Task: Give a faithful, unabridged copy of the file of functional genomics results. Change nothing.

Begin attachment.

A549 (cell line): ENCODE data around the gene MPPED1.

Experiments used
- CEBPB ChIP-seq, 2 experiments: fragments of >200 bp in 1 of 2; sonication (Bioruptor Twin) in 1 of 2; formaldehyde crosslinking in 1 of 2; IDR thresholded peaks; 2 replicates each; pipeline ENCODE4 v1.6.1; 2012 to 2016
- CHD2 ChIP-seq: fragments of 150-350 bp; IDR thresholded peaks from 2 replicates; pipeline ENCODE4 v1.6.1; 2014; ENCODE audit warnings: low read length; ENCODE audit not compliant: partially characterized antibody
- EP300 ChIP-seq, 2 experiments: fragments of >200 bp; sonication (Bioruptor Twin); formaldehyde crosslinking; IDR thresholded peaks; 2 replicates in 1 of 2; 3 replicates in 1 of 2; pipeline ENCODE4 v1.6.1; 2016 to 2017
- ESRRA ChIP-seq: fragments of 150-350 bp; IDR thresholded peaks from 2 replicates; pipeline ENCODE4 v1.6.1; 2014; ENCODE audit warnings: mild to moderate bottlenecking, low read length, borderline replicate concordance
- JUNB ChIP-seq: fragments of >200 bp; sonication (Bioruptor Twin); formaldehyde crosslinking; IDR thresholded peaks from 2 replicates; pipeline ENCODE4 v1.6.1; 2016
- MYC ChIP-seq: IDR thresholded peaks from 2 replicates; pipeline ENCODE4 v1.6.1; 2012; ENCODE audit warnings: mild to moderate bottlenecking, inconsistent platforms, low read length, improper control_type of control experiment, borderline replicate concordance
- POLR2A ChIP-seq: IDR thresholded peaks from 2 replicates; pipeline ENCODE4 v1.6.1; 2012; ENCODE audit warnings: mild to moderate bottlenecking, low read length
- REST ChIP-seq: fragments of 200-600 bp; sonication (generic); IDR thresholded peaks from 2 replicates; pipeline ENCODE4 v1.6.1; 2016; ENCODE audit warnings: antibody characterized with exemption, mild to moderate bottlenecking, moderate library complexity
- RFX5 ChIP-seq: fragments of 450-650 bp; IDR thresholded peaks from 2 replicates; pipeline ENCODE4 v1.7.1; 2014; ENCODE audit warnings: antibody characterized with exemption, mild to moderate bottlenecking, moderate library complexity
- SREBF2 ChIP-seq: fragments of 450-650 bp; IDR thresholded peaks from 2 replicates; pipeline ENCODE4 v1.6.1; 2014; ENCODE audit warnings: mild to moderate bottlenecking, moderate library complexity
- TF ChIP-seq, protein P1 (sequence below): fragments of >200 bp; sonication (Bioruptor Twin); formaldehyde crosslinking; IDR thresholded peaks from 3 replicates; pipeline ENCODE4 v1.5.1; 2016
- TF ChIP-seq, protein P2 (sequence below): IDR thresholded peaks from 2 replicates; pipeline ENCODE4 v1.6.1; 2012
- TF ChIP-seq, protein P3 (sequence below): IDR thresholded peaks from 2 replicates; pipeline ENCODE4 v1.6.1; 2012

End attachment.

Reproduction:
A549 (cell line): ENCODE data around the gene MPPED1.

Experiments used
- CEBPB ChIP-seq, 2 experiments: fragments of >200 bp in 1 of 2; sonication (Bioruptor Twin) in 1 of 2; formaldehyde crosslinking in 1 of 2; IDR thresholded peaks; 2 replicates each; pipeline ENCODE4 v1.6.1; 2012 to 2016
- CHD2 ChIP-seq: fragments of 150-350 bp; IDR thresholded peaks from 2 replicates; pipeline ENCODE4 v1.6.1; 2014; ENCODE audit warnings: low read length; ENCODE audit not compliant: partially characterized antibody
- EP300 ChIP-seq, 2 experiments: fragments of >200 bp; sonication (Bioruptor Twin); formaldehyde crosslinking; IDR thresholded peaks; 2 replicates in 1 of 2; 3 replicates in 1 of 2; pipeline ENCODE4 v1.6.1; 2016 to 2017
- ESRRA ChIP-seq: fragments of 150-350 bp; IDR thresholded peaks from 2 replicates; pipeline ENCODE4 v1.6.1; 2014; ENCODE audit warnings: mild to moderate bottlenecking, low read length, borderline replicate concordance
- JUNB ChIP-seq: fragments of >200 bp; sonication (Bioruptor Twin); formaldehyde crosslinking; IDR thresholded peaks from 2 replicates; pipeline ENCODE4 v1.6.1; 2016
- MYC ChIP-seq: IDR thresholded peaks from 2 replicates; pipeline ENCODE4 v1.6.1; 2012; ENCODE audit warnings: mild to moderate bottlenecking, inconsistent platforms, low read length, improper control_type of control experiment, borderline replicate concordance
- POLR2A ChIP-seq: IDR thresholded peaks from 2 replicates; pipeline ENCODE4 v1.6.1; 2012; ENCODE audit warnings: mild to moderate bottlenecking, low read length
- REST ChIP-seq: fragments of 200-600 bp; sonication (generic); IDR thresholded peaks from 2 replicates; pipeline ENCODE4 v1.6.1; 2016; ENCODE audit warnings: antibody characterized with exemption, mild to moderate bottlenecking, moderate library complexity
- RFX5 ChIP-seq: fragments of 450-650 bp; IDR thresholded peaks from 2 replicates; pipeline ENCODE4 v1.7.1; 2014; ENCODE audit warnings: antibody characterized with exemption, mild to moderate bottlenecking, moderate library complexity
- SREBF2 ChIP-seq: fragments of 450-650 bp; IDR thresholded peaks from 2 replicates; pipeline ENCODE4 v1.6.1; 2014; ENCODE audit warnings: mild to moderate bottlenecking, moderate library complexity
- TF ChIP-seq, protein P1 (sequence below): fragments of >200 bp; sonication (Bioruptor Twin); formaldehyde crosslinking; IDR thresholded peaks from 3 replicates; pipeline ENCODE4 v1.5.1; 2016
- TF ChIP-seq, protein P2 (sequence below): IDR thresholded peaks from 2 replicates; pipeline ENCODE4 v1.6.1; 2012
- TF ChIP-seq, protein P3 (sequence below): IDR thresholded peaks from 2 replicates; pipeline ENCODE4 v1.6.1; 2012